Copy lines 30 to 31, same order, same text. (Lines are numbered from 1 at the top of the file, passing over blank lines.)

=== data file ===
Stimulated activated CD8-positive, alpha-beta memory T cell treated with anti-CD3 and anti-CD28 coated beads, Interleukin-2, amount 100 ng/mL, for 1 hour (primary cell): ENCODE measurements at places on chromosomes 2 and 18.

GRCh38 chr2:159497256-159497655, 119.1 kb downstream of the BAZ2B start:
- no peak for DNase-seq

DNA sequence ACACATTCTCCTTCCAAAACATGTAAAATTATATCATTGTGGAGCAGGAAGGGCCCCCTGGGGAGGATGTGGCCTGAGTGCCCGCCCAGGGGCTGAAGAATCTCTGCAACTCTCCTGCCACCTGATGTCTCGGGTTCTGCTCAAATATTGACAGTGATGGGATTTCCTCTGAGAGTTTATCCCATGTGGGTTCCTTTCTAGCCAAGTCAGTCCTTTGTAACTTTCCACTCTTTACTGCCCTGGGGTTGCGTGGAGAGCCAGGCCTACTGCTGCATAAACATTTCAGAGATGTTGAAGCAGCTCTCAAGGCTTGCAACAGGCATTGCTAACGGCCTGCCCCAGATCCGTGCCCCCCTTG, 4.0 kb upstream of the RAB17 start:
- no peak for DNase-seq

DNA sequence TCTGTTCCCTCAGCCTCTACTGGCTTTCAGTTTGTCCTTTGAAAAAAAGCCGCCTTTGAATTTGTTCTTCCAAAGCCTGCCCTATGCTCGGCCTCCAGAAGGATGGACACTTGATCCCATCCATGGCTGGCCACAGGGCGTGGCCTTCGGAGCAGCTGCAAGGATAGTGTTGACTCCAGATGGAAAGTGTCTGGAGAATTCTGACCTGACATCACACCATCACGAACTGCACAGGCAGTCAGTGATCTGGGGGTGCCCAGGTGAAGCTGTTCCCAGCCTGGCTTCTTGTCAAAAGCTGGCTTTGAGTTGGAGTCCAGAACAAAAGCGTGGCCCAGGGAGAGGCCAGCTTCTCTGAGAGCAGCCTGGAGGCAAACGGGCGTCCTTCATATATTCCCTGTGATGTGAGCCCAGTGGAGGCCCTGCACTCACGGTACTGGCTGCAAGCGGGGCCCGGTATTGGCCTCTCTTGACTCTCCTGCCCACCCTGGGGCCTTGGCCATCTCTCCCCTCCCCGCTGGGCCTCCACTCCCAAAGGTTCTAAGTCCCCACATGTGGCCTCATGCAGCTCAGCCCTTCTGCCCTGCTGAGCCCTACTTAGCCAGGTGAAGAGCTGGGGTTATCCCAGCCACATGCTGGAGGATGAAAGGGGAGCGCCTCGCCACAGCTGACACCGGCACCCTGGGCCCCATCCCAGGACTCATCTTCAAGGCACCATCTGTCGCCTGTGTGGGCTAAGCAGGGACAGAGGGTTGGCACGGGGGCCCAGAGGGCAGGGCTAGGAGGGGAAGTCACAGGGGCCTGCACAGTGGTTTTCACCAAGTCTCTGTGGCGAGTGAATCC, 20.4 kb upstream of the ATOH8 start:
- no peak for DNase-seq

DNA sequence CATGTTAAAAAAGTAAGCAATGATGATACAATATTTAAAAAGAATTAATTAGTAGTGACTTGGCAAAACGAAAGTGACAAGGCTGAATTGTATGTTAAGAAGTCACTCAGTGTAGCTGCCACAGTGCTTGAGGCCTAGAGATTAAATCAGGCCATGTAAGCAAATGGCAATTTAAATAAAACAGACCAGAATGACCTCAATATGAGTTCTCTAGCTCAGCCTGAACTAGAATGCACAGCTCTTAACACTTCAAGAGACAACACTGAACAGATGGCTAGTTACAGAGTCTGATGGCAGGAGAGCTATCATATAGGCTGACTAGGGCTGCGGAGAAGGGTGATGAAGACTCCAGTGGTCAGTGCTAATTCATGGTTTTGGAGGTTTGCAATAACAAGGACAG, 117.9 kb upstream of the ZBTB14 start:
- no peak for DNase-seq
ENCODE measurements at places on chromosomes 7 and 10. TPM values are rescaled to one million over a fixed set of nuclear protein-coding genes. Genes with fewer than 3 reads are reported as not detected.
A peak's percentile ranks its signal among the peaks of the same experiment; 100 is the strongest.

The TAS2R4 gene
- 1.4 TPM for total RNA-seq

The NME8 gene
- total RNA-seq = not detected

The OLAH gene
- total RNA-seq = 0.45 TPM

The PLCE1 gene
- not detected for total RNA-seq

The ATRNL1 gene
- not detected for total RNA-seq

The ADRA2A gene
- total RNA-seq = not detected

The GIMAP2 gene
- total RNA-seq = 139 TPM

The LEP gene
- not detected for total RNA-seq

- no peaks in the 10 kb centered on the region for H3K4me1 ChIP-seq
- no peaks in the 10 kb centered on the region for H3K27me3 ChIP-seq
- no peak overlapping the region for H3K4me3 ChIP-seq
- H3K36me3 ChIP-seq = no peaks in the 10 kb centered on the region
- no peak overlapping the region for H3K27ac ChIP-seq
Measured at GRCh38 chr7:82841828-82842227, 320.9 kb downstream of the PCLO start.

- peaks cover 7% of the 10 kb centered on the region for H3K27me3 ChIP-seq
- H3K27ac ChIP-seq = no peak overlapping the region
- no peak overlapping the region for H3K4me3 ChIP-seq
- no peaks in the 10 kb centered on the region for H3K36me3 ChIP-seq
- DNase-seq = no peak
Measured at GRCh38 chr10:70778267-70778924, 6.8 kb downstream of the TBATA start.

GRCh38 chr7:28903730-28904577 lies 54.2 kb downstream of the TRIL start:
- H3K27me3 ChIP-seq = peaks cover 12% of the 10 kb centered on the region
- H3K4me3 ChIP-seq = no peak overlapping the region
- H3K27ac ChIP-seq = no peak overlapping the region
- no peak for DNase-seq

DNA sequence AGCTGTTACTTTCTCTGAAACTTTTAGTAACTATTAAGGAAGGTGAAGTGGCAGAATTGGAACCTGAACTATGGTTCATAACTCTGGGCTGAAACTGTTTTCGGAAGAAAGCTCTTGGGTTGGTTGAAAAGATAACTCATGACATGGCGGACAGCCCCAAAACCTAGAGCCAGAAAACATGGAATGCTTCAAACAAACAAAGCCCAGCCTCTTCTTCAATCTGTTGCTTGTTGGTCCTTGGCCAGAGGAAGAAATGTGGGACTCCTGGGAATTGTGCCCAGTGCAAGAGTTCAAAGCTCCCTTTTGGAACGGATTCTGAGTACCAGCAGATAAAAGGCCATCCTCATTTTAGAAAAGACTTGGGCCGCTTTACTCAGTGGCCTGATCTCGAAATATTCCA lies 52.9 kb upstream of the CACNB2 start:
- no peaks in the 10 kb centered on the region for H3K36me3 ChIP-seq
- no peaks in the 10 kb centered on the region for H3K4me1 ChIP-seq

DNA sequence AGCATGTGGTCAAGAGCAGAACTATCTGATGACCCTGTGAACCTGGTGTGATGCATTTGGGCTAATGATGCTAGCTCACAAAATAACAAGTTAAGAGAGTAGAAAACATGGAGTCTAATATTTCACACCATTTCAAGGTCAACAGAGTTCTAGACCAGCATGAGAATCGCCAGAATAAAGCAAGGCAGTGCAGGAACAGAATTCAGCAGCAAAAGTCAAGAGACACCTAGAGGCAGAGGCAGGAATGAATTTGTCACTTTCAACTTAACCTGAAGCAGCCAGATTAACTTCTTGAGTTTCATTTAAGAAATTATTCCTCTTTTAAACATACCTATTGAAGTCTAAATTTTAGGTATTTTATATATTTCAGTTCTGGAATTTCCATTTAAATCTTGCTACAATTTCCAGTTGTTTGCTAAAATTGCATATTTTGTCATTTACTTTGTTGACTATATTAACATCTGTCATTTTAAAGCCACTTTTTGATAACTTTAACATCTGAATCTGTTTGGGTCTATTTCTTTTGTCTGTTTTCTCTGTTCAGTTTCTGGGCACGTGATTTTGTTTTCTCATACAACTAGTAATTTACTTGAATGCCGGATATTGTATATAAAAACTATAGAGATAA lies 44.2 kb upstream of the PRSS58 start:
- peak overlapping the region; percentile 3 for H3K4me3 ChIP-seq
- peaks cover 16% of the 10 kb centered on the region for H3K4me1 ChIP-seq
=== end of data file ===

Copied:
- no peak overlapping the region for H3K4me3 ChIP-seq
- H3K36me3 ChIP-seq = no peaks in the 10 kb centered on the region